Cheap pin lever movements were often equipped with lots of jewels to reach the “magical” number of seventeen jewels. Those “17 Jewels” were originally a quality indicator of better pallet anchor movement, which were mostly superior to pin lever movements (except really good pin lever movements, as the Oris Chronometers). On a first glance, the Cattin 66 even looks like a good pallet anchor movement with the large dial bridge with the four jewels (no cap jewels!) and the jewel-beared balance with the inhouse shock protection.
But as soon as you look behind the scenes, particularily on the dial side, you are brought back down to earch:
On the “8” there are four completely useless jewels just put onto the plate (which is the reason, why “Korwina” subtracted them by their jewel calculation and printed only “17 Jewels” onto the dial). A further pair of useless jewels are located by the mainspring barrel, one can be seen on the photo, the other one is below the date ring.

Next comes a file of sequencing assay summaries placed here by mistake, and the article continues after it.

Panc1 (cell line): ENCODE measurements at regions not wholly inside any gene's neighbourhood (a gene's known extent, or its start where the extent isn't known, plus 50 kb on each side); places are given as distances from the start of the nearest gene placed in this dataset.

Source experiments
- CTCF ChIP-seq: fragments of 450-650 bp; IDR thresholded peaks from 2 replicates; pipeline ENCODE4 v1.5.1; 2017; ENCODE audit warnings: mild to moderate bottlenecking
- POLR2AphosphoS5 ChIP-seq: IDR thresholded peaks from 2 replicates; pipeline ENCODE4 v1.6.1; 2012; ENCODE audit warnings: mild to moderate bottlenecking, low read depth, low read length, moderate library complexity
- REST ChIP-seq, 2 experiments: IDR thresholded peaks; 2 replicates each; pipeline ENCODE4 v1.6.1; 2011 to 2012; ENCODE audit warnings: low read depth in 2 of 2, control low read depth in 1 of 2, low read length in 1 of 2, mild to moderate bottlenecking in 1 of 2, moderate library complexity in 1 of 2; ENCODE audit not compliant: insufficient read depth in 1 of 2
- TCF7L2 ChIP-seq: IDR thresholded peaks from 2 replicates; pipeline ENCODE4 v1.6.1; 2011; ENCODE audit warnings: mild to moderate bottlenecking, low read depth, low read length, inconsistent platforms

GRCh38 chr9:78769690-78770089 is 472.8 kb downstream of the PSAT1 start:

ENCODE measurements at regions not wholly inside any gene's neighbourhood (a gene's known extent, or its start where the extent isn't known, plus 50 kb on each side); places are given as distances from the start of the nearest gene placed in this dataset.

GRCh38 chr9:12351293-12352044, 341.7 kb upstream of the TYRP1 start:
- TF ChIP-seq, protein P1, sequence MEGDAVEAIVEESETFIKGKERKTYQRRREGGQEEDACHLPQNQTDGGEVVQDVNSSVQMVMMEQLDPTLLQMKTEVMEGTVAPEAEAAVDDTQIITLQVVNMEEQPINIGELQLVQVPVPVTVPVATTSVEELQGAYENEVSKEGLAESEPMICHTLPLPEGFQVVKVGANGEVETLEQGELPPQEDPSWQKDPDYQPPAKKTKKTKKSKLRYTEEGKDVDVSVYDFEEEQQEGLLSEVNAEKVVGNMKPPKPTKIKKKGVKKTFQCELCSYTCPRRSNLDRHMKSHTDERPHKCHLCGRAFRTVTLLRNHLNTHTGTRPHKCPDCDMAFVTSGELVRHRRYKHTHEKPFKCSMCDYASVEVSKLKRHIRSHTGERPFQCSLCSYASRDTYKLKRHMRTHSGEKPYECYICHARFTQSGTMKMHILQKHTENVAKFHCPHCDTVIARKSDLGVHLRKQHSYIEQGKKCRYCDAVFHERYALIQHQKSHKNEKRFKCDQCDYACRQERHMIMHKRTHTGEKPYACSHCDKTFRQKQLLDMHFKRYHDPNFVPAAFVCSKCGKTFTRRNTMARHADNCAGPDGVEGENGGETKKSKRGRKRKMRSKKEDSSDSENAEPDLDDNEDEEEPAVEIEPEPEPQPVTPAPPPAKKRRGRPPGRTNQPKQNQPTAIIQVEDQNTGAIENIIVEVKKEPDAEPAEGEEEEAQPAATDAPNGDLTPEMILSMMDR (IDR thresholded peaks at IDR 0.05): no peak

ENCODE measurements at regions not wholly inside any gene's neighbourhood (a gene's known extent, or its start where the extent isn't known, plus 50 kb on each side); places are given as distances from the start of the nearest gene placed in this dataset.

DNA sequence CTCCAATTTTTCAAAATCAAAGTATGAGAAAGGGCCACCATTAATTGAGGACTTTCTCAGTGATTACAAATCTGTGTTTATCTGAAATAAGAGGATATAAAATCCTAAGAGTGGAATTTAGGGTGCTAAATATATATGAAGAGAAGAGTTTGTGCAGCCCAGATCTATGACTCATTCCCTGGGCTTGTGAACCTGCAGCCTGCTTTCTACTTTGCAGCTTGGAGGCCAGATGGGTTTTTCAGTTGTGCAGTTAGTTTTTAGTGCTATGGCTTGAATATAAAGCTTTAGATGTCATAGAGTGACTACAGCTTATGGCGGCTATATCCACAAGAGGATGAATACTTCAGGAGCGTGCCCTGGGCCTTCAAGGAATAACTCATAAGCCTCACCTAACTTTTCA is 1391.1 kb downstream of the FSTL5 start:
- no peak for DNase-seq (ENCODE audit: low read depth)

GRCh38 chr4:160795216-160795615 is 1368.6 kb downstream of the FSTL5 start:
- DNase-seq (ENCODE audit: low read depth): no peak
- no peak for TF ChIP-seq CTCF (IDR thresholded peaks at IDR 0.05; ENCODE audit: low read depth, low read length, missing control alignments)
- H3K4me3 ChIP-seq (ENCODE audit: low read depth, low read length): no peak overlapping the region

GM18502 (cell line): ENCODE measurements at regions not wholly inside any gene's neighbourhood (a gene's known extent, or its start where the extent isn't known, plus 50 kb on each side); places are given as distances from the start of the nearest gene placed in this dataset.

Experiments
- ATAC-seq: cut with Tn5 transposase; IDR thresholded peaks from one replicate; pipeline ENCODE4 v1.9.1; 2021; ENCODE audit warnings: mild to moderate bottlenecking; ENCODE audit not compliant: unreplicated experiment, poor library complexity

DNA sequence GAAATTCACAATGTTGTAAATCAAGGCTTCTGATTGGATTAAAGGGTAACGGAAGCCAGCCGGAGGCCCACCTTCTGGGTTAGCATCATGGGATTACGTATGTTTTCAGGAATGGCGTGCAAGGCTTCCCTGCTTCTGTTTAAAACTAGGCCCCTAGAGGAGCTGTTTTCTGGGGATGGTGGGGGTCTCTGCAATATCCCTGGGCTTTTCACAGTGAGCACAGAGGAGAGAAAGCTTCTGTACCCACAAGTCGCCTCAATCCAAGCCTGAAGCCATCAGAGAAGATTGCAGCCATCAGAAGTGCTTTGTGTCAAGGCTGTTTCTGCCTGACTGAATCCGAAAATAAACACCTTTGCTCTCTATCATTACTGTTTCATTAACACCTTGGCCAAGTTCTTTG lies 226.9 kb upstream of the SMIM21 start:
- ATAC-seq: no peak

To make it short - virtually this is a rather good 15 jewel pin lever movement of decent quality - a shock protection is for example not very often seen on pin-lever movements.
This movement uses a yoke winding and setting mechanism; the slowly advancing date has got a medium speed correction by turning the hands back and forth.
It’s a pity, that this movement uses the fake and dishonest six junk jewels, because originally, it is already a fairly well constructed pin lever movement, which works even after many years of use.
The Cattin 66 was also available in a version without date indication, but under the same name.
|Number of jewels:||21|
Nickel anular balance|
|Adjust mechanism:||Hairspring key|
|Winding mechanism:||yoke winding system|
|Setting lever spring:||1 hole(s)|
Flume: K3 65|